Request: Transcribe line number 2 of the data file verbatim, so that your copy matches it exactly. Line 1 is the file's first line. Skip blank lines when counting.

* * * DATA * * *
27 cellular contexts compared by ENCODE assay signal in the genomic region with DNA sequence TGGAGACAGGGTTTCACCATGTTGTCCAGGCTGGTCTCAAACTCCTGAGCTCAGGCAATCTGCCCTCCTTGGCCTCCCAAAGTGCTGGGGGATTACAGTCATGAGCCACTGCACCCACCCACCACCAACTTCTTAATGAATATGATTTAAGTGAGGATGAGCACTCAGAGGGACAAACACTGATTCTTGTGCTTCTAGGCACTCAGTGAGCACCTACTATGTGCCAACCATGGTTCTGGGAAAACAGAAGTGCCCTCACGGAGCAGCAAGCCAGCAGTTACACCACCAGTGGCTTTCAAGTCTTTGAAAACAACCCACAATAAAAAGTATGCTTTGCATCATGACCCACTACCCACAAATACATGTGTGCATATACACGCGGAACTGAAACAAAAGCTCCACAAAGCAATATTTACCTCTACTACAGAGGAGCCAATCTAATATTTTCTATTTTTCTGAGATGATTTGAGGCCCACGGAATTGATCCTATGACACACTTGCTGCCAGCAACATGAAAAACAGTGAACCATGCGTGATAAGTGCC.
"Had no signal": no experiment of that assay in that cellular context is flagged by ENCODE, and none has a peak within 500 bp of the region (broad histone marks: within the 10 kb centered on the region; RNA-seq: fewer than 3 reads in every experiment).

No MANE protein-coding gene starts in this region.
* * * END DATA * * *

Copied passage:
"Had no signal": no experiment of that assay in that cellular context is flagged by ENCODE, and none has a peak within 500 bp of the region (broad histone marks: within the 10 kb centered on the region; RNA-seq: fewer than 3 reads in every experiment).